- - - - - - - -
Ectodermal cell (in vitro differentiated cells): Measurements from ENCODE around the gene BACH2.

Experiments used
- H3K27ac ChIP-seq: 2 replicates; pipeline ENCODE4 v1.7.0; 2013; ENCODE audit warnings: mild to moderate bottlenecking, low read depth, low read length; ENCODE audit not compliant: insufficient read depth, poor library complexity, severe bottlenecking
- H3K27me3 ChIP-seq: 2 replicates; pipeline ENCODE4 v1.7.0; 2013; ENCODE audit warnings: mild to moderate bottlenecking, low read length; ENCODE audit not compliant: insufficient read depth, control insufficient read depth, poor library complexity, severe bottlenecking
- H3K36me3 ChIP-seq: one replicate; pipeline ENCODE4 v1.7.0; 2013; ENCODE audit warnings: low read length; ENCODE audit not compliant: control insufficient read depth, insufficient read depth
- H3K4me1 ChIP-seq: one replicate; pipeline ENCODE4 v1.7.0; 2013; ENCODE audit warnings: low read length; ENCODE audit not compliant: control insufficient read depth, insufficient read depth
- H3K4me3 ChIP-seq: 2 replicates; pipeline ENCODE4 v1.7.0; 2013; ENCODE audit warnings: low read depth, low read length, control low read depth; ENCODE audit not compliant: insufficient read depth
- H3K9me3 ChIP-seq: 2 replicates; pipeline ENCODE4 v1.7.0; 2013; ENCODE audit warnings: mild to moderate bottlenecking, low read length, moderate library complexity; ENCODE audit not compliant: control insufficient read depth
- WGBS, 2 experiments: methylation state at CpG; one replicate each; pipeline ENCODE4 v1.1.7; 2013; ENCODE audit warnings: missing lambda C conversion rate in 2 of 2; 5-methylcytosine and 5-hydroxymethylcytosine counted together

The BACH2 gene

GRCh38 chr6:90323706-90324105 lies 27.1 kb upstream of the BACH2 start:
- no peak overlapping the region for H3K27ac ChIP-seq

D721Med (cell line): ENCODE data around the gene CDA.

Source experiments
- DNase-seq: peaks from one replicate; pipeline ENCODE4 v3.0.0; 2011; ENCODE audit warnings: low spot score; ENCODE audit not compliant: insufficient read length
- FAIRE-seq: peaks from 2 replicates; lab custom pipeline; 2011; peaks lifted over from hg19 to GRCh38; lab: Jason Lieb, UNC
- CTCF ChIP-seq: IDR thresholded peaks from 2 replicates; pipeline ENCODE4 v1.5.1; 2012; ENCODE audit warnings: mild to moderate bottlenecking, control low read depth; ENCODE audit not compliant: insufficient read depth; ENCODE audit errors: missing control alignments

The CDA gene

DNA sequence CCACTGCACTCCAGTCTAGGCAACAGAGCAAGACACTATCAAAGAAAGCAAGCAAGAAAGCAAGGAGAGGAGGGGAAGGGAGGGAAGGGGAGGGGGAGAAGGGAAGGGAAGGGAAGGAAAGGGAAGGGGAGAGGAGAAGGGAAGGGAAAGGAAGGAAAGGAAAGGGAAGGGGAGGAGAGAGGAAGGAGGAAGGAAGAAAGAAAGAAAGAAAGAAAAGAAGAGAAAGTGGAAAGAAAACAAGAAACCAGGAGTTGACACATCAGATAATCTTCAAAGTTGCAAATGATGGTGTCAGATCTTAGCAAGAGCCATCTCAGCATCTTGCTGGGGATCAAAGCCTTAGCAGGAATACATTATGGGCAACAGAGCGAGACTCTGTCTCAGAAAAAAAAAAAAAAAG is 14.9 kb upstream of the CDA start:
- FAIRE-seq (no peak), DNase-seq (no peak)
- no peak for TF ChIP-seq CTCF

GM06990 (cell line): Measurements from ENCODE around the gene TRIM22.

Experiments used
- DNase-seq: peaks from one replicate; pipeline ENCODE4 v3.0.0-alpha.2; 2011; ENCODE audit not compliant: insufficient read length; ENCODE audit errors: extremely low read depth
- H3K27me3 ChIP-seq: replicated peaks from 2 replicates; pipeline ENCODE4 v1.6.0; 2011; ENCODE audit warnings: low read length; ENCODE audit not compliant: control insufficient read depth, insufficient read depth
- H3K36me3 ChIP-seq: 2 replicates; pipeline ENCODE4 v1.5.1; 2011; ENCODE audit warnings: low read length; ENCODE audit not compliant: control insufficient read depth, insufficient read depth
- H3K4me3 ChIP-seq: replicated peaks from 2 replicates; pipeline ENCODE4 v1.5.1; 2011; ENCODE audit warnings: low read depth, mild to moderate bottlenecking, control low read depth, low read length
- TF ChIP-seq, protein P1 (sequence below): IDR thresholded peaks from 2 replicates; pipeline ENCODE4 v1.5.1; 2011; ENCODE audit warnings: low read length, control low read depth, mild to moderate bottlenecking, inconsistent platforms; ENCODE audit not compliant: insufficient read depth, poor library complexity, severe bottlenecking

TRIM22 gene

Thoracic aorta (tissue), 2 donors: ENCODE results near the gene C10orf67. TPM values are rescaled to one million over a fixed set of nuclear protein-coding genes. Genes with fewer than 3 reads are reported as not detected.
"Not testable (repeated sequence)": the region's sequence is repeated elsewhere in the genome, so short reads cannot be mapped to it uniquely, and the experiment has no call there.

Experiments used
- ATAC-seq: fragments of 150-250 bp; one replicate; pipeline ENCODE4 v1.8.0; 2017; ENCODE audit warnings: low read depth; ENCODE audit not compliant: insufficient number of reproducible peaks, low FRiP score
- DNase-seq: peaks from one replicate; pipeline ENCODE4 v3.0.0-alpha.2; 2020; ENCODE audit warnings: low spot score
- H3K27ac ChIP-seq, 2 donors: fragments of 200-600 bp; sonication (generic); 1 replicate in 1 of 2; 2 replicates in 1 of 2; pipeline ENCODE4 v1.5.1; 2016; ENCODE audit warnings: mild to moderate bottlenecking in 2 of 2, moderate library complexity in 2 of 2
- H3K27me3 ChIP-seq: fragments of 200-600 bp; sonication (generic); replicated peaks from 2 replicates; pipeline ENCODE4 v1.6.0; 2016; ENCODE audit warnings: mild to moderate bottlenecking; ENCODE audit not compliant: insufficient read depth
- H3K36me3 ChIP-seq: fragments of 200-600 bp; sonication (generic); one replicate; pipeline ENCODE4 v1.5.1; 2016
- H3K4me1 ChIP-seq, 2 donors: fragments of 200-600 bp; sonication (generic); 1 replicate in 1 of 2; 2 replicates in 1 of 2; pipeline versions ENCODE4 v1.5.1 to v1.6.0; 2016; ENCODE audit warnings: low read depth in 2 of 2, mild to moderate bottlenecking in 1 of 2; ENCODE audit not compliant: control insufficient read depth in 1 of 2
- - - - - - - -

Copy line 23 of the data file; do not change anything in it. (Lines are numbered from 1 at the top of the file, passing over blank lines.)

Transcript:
Experiments used